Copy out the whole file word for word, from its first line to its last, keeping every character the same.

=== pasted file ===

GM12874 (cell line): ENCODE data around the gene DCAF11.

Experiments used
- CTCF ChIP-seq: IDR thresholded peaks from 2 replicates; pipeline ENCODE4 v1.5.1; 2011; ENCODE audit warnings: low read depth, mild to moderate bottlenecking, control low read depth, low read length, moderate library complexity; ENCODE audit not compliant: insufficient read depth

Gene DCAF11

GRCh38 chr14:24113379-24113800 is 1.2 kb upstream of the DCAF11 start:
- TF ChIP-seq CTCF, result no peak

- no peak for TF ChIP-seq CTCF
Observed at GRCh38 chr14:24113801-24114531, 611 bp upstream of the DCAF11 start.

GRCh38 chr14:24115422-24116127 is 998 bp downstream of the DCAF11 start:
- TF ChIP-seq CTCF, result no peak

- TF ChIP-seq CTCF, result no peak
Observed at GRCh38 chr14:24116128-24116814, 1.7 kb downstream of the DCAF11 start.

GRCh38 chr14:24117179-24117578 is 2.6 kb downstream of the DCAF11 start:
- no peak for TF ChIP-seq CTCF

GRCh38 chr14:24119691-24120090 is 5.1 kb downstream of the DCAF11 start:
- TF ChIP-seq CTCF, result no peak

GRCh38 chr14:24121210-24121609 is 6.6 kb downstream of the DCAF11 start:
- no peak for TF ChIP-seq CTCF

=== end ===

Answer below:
GM12874 (cell line): ENCODE data around the gene DCAF11.

Experiments used
- CTCF ChIP-seq: IDR thresholded peaks from 2 replicates; pipeline ENCODE4 v1.5.1; 2011; ENCODE audit warnings: low read depth, mild to moderate bottlenecking, control low read depth, low read length, moderate library complexity; ENCODE audit not compliant: insufficient read depth

Gene DCAF11

GRCh38 chr14:24113379-24113800 is 1.2 kb upstream of the DCAF11 start:
- TF ChIP-seq CTCF, result no peak

- no peak for TF ChIP-seq CTCF
Observed at GRCh38 chr14:24113801-24114531, 611 bp upstream of the DCAF11 start.

GRCh38 chr14:24115422-24116127 is 998 bp downstream of the DCAF11 start:
- TF ChIP-seq CTCF, result no peak

- TF ChIP-seq CTCF, result no peak
Observed at GRCh38 chr14:24116128-24116814, 1.7 kb downstream of the DCAF11 start.

GRCh38 chr14:24117179-24117578 is 2.6 kb downstream of the DCAF11 start:
- no peak for TF ChIP-seq CTCF

GRCh38 chr14:24119691-24120090 is 5.1 kb downstream of the DCAF11 start:
- TF ChIP-seq CTCF, result no peak

GRCh38 chr14:24121210-24121609 is 6.6 kb downstream of the DCAF11 start:
- no peak for TF ChIP-seq CTCF